from BARDO

The stars are in our belly; the Milky Way our umbilicus.

Is it a consolation that the stuff of which we’re made

is star-stuff too?

– That wherever you go you can never fully disappear –

dispersal only: carbon, hydrogen, nitrogen, oxygen.

Tree, rain, coal, glow-worm, horse, gnat, rock.

Roselle Angwin

Thursday, 6 February 2014

ragbag no. x: right-on-ness and complacency

Well, it has to be said that right now my right-on self (whichever one that is) is exhausted – sick and tired – of being so ****** right-on. 

I find myself coveting huge piled bowls of exotic fruits – that I don't allow myself to buy because they involve such high food-miles, are not Fair Trade or organic, are out of season in my land. 

I find myself wanting to go into a supermarket – multinationals are a BIG no-no – and buying cheap processed junk food (actually this isn't strictly true, but now and then a bag of crisps would go down a treat). I want to buy twice as much food as, and much more varied than, my meagre budget will allow when I insist on being right-on.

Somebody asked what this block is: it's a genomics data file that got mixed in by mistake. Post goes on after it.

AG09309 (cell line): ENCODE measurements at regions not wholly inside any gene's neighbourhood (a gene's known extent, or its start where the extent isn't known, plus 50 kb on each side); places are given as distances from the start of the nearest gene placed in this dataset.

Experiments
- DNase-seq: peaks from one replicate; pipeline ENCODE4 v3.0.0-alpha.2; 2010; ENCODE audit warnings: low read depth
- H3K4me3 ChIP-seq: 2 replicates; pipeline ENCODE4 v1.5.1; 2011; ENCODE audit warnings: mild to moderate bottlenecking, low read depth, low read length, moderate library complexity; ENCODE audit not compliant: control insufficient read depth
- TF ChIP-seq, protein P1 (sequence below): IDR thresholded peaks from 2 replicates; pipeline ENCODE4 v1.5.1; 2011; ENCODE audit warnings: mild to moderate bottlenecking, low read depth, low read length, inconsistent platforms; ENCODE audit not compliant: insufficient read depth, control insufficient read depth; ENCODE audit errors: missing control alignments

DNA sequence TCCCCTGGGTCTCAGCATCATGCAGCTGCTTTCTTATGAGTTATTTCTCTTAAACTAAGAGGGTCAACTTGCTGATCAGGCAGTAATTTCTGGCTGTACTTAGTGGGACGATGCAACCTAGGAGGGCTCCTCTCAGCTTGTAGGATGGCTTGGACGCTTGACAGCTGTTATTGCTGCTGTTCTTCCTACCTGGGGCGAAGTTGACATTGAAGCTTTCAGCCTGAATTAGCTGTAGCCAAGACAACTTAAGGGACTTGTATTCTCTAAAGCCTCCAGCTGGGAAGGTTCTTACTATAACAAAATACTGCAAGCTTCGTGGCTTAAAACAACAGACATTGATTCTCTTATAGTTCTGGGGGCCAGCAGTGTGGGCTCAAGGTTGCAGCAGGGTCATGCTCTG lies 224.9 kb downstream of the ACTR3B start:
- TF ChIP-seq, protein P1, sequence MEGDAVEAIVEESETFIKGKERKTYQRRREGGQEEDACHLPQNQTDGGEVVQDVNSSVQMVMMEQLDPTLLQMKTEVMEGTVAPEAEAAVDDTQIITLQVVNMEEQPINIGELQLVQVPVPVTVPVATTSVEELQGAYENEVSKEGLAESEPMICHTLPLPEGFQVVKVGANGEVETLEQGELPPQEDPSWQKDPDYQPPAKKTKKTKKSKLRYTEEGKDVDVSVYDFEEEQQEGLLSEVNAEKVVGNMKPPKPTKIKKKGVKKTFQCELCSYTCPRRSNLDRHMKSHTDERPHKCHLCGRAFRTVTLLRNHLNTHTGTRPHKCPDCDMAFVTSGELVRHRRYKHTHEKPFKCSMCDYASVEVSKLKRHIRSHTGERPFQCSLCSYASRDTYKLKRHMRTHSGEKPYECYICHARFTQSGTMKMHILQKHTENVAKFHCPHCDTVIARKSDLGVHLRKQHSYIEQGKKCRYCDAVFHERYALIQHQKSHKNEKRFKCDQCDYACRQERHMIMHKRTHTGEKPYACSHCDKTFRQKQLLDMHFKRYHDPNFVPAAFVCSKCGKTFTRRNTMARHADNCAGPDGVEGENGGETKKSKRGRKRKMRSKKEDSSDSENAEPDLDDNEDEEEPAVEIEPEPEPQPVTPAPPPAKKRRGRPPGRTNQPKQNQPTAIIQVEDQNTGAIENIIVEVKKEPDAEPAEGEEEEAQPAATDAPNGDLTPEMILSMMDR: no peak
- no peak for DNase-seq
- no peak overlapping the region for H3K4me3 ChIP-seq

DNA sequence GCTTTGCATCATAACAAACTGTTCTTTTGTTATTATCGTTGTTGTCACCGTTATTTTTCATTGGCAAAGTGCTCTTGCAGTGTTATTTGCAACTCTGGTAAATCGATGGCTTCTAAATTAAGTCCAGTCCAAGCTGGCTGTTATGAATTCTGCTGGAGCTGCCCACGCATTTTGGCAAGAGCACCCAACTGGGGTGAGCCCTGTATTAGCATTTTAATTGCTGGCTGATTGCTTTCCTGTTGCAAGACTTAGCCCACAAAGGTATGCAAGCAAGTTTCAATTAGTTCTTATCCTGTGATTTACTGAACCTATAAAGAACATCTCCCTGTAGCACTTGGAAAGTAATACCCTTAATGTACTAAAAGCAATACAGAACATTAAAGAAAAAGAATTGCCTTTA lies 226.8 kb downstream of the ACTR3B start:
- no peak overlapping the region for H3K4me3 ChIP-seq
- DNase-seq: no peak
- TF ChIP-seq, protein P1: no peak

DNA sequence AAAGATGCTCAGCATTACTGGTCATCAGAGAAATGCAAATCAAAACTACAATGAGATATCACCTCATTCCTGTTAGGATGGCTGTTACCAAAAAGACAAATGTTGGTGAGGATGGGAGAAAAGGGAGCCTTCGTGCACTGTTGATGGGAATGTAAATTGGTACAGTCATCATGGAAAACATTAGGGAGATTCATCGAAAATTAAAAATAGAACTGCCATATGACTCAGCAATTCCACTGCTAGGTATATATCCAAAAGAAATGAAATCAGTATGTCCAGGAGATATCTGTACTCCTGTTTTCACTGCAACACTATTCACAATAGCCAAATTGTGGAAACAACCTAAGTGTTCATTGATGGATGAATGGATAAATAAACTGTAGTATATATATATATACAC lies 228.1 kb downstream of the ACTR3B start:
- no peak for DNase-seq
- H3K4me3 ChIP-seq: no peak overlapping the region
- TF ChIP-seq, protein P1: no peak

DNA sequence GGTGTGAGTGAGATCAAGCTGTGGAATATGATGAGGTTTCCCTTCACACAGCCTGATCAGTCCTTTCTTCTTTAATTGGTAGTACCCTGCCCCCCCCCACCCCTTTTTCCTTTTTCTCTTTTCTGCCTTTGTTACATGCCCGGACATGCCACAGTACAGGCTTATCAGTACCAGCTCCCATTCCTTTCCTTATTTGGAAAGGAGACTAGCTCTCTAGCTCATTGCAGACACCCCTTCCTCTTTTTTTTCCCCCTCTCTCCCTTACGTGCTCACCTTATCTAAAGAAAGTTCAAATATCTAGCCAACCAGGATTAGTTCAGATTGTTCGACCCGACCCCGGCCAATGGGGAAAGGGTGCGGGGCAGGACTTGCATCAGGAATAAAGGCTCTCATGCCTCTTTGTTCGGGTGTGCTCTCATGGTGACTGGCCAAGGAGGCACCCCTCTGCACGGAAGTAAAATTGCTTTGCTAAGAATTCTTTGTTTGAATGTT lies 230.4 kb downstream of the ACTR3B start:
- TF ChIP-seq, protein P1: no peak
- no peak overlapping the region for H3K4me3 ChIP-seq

I find myself desperate for a big hunk of cheddar, lashings of cream, thick butter on my toast, in my self-imposed vegan lifestyle (though actually I'm not a very good vegan). 

I want to simply book a flight to the course I'm leading later in the year in the South of France – quick and cheap – rather than putting myself through the stress of getting there from South Devon in a long-winded and much more expensive but right-on way. (And – know what? – I might.)

I can't face another email campaign that tells me I have 30 seconds to save the Arctic, 600 stray dogs, a Syrian child – 30-odd such campaigns a day in my inbox, let alone via social media, have worn my optimism, goodwill and hope thin, right now. I can't even save myself today.

I can't face the huge amassing of info on the wrong-headedness of the badger cull I promised I'd collate for a Quaker website. 

And I can't face pitching yet another bit of publicity about my work to try and lift my pitiful earned income out of the deep mud.